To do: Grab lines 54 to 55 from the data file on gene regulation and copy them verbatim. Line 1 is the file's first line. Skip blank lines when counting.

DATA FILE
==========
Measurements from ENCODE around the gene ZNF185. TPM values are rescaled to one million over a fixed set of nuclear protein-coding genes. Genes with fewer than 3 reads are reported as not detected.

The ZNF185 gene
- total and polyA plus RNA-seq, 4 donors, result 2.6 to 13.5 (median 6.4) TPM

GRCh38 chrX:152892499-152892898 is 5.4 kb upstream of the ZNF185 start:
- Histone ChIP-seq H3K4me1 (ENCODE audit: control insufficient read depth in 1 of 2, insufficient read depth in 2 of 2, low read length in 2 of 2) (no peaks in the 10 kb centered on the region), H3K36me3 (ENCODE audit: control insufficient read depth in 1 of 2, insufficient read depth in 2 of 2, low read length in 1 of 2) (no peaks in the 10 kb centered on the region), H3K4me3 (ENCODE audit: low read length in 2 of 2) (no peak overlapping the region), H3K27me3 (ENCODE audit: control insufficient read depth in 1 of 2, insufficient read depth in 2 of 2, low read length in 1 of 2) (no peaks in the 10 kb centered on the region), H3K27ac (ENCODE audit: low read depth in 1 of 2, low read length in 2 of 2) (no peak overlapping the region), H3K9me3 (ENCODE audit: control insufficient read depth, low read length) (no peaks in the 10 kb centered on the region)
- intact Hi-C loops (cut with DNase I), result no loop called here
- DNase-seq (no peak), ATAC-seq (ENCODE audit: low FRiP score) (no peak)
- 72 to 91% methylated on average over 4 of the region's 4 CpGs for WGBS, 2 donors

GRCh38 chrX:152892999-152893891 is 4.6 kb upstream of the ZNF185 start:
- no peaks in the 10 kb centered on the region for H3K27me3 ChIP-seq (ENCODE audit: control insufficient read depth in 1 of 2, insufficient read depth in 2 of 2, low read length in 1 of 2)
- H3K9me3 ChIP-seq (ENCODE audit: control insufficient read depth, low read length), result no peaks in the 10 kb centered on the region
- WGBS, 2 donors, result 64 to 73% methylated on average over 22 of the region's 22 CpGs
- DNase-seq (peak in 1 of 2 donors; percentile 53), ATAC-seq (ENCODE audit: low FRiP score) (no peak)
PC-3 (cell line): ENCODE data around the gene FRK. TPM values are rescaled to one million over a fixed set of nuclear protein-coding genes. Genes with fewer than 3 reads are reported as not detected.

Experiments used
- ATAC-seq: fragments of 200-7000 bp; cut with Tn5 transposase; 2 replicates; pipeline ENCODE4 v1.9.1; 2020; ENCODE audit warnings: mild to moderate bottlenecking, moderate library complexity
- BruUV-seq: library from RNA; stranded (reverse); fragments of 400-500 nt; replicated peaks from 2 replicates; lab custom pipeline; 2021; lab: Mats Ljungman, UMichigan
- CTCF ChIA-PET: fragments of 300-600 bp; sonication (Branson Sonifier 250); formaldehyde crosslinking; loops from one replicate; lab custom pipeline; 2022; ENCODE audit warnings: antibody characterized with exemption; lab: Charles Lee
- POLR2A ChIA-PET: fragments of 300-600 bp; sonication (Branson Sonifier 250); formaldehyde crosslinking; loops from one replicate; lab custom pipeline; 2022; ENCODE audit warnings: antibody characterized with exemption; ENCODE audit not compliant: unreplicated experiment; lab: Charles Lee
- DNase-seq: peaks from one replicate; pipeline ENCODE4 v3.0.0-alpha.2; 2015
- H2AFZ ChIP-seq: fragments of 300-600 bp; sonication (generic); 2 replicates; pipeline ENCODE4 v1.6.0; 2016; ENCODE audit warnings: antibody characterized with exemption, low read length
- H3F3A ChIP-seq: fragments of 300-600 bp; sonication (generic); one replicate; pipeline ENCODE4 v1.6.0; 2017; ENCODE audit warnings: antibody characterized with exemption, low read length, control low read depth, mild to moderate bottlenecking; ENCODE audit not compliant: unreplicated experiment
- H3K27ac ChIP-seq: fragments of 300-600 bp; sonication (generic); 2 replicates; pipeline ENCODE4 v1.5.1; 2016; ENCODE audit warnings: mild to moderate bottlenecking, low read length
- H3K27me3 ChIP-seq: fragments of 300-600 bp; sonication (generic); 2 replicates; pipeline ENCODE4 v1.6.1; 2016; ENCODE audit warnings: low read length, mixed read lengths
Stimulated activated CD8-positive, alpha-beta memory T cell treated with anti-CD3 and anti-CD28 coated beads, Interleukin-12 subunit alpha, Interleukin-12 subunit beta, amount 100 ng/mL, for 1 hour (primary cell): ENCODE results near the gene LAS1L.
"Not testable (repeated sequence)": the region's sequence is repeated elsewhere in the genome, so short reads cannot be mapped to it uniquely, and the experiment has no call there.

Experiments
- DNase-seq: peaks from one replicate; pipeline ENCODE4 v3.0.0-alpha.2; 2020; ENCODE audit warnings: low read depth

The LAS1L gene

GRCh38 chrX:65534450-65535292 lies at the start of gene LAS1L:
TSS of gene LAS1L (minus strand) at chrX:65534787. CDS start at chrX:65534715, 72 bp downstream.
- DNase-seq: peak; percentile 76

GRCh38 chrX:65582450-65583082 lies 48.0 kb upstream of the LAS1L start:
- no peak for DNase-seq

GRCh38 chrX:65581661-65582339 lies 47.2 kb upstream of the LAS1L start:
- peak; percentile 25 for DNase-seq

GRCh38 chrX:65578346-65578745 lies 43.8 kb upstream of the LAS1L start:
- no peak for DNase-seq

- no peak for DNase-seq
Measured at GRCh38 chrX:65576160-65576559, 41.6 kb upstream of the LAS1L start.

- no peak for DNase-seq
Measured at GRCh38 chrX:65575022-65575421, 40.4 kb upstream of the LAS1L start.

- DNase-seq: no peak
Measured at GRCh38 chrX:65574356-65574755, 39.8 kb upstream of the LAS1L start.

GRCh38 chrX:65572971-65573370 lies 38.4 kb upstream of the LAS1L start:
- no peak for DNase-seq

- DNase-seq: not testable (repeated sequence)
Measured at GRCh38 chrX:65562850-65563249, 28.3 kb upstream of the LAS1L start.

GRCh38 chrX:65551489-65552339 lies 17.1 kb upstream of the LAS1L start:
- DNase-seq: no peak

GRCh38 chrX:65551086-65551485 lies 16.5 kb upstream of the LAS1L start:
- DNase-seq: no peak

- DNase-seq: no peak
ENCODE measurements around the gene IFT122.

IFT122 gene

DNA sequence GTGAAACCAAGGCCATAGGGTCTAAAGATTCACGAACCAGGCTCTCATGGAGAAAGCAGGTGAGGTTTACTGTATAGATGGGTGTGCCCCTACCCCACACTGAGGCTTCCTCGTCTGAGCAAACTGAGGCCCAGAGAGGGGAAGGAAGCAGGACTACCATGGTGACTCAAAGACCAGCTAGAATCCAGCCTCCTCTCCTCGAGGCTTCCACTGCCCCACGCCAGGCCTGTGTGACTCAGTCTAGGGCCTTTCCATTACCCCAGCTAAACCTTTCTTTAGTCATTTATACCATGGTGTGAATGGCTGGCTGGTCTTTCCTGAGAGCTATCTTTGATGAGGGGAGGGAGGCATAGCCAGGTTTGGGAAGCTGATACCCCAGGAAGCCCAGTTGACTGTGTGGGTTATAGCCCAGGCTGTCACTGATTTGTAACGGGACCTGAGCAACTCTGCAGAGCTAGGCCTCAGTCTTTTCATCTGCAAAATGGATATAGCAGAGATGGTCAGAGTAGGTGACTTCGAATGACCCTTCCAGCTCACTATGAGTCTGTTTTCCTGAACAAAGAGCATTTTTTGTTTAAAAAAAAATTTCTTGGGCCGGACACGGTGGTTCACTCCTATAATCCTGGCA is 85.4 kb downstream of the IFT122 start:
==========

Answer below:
ENCODE measurements around the gene IFT122.

IFT122 gene